The hit song “Another One Bites the Dust” was composed by John Deacon and is largely built on his simple bass riff which was inspired by the contemporary group Chic. Later, the song takes on a funky element when May adds guitar in the second verse before it goes “pure disco” during a bridge which includes a simple dance beat strewn by various synth sound effects. The formula worked, as “Another One Bites the Dust” sold seven million copies as a single, reached the Top Ten in Britain, and became Queen’s second and final #1 hit in the United States.
Queen’s initial #1 hit is also on The Game, although it was released nearly a year earlier. “Crazy Little Thing Called Love” was written by Mercury as a tribute to the late Elvis Presley. This is also one of the few tracks in the Queen catalog where Mercury plays guitar, as he claimed he composed it in just ten minutes while strumming the few chords that he knew. This all worked out, as a rockabilly track with great style, rich harmonies, and a potent bass line and guitar riffing. Preceding the hit track in the album’s sequence is Deacon’s very pop-oriented “Need Your Loving Tonight”, a bright and light tune driven by melody and produced with a much different approach than the more up-front and focused tracks on the album.
The second side commences with “Rock It (Prime Jive)”, written by Taylor. This song is in two distinct parts, with Mercury crooning during the long intro and Taylor taking over during the new-wave influenced body of the song. While the song really doesn’t go anywhere from here, it is still intense and interesting enough in its upbeat approach. “Don’t Try Suicide” is a song that’s hard to peg. It does have some very cool sonic motifs throughout, but it is so extremely corny in its PSA-style message that it almost sounds like it should have reserved for a non-album project;
Don’t do it, Don’t do it, Don’t-do it, Don’t put your neck on the line, Don’t drown on me babe, Blow your brains out, don’t do that – yeah…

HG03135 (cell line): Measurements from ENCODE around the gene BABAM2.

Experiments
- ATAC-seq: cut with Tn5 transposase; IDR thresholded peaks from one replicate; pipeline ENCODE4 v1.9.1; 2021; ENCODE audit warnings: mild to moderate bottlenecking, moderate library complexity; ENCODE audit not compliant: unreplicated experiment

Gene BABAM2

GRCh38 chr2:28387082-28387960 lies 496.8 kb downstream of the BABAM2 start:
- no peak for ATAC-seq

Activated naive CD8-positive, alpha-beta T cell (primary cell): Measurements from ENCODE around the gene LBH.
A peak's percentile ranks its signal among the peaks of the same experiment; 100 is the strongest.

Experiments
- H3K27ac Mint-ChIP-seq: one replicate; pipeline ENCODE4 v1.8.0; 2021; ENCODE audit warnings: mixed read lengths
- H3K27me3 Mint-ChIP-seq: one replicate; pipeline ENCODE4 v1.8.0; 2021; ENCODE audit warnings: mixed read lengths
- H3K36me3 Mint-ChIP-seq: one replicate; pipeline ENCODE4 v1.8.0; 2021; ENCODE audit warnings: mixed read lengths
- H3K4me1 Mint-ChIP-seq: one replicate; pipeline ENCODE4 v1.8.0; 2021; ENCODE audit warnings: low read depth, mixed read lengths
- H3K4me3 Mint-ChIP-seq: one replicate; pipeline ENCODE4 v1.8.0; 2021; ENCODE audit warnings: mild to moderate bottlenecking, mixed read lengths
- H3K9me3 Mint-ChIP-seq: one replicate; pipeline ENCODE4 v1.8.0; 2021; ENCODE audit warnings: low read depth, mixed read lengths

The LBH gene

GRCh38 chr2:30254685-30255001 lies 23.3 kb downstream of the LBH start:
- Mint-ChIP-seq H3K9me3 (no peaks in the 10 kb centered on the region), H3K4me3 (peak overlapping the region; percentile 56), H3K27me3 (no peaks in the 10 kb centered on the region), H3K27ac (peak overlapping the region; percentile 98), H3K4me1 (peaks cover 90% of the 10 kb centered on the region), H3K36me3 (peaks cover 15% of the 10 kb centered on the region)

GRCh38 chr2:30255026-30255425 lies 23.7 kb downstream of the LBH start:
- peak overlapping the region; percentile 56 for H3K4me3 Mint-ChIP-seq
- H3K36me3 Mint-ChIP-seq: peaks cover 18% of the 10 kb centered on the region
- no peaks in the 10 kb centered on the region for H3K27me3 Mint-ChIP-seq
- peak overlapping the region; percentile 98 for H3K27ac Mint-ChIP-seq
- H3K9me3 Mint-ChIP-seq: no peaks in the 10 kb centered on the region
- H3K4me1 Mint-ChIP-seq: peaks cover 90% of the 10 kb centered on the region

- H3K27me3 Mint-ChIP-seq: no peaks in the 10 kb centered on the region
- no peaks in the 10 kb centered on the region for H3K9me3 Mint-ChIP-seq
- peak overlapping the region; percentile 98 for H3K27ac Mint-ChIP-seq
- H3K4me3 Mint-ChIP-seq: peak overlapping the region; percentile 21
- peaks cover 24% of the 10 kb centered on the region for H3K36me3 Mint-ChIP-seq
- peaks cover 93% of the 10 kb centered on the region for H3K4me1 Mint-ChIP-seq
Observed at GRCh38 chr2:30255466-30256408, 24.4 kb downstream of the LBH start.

The album’s final three tracks were each recorded during the 1979 sessions. “Sail Away Sweet Sister” is a fine tune by May where the guitarist takes lead vocals and performs his most potent, harmonized guitar lead on the album. This song also features English folk elements and more great harmonies and production. Taylor’s, “Coming Soon” , is percussion driven with a stylistic blend somewhere between ELO and Cheap Trick, along with some heavy new wave elements to top it off. The album concludes with May’s “Save Me”, which starts as a sad song of lament but soon launches into a dynamic theatrical piece. While Mercury is back on lead vocals, May played most of the instruments on the track including acoustic and electric guitars, piano and synthesizer. While not a big hit in the US, this album closer peaked at #11 on the UK Singles chart.
The Game was a true worldwide hit, reaching the Top Ten on charts in eleven different nations and achieving Gold or Platinum status in all major pop music markets. Queen and producer Reinhold Mack were also nominated for a couple of Grammy Awards in 1981, another measure of peak success for Queen.
Part of Classic Rock Review’s celebration of 1980 albums.